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  7. Monachopia

    Monachopia ...spiral out... keep going. V.I.P Member

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    My counsellor asked during one of our sessions -quite out of the blue- if I'd ever been tested for autism. I asked her why, and she said it's because of the way I talk about other people. It wasn't really something that occurred to me before. This was last year and while I didn't want the diagnosis, my psychiatrist tested me and concluded I have ASD-1.
    A year of complete confusion followed. I must admit, it sent me into a really confusing depression spiral because I started questioning EVERYTHING, my present and my past. I didn't really seem to know who I was all of a sudden. Which is something I see in your post above. Confusion and questions. Don't worry, you're not alone. :)

    The diagnosis itself - at first made me react badly... but after some time, I realised I am the same as I was before. Nothing's changed, except that I know now why other people are so difficult to read... or why I react the way I do when -for example- someone stands too close and their eye-stare makes me anxious... or even why loud sounds make me panic and feel completely overwhelmed. The diagnosis isn't going to affect your personality, it just gives you reasons for everything you've experienced or for how you've reacted that seemed at odds to everyone else. It brings peace in knowing you're not broken, your brain just works slightly differently and that's ok! Like I said before in my welcome - this forum really helped to understand things better. No one experiences ASD the same, but there will be some commonalities we share. =)
     
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  8. Jojo_LB

    Jojo_LB Brilliant Enigma V.I.P Member

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    I just mentioned in another thread about how slow I am to process everything. And this is something else I am very slowly processing!

    I'm mostly just confused a lot of days. I think to myself, "Wow, OK so actually, this way works much better for me, and I'd been doing it this way all along?" I really like Nervous Rex' manual analogy, 'cause it's just so fitting. So now I am slowly figuring out what I need to do to function again (my main issues lie in processing, as I mentioned, and effective methods of communication). It's a really weird place to be, mentally, emotionally...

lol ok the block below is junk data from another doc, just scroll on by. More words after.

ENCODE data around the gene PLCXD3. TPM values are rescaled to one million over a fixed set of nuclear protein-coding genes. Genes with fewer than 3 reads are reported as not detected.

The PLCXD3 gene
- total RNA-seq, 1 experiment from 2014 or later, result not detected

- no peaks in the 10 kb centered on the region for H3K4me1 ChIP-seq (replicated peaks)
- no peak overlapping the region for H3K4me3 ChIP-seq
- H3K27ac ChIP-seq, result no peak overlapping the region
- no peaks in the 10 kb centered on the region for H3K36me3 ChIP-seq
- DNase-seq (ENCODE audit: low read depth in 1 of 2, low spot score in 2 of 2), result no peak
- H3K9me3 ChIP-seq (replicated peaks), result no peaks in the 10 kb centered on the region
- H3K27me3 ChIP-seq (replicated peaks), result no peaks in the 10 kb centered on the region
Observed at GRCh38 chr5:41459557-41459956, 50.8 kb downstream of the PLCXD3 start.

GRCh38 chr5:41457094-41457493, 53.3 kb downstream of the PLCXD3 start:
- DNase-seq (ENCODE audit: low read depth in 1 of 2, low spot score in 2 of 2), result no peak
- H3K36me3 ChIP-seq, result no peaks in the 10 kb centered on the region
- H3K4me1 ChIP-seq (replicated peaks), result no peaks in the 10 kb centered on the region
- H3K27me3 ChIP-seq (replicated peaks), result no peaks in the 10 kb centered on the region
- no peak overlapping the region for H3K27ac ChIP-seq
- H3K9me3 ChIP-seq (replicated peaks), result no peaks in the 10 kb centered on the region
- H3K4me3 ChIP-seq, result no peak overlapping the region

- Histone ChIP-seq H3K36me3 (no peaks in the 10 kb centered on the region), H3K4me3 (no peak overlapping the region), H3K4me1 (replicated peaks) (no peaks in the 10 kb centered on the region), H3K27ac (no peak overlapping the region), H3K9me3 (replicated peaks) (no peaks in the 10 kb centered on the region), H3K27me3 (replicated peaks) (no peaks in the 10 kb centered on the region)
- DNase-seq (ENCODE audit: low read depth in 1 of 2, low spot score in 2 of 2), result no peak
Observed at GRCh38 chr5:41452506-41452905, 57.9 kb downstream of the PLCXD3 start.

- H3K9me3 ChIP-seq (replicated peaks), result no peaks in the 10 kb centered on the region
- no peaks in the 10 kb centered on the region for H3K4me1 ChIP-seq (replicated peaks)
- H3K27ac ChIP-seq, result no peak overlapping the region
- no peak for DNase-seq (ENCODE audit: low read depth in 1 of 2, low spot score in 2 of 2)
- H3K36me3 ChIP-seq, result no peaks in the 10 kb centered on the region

Best of luck to you. :)
     
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  9. Aspychata

    Aspychata My Art Work

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    NT statement: l think, therefore l am.
    Aspie statement: l could think about this all day........
     
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  10. Nervous Rex

    Nervous Rex High-functioning autistic V.I.P Member

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    To add to the "manual" analogy, I feel like it's now up to me to write my own manual, because, as Rocket said:

    Rocket.jpg
     
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  11. ImSensing

    ImSensing Active Member

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    Thanks Sarah, I appreciate your your responses
     
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  12. ImSensing

    ImSensing Active Member

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    Thanks Jojo, processing is slow to me too. An example of that happened... just now in my own life. Man. Anyway, best of luck to us both right?
     
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  13. Aspychata

    Aspychata My Art Work

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    My strange weird way has kept a roof over my head, l have been to two foreign counties, have held a huge variety of jobs, l say screw the label, as @NervousRex says you write your manual everyday, and look up famous Aspies, you maybe surprised, l predict happiness in your future.
     
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  14. Autistamatic

    Autistamatic He's just this guy, you know? V.I.P Member

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    Hi @ImSensing and welcome to the community :)

    Please don't allow yourself to be panicked by the negative press autism gets in the media. They love a scare story.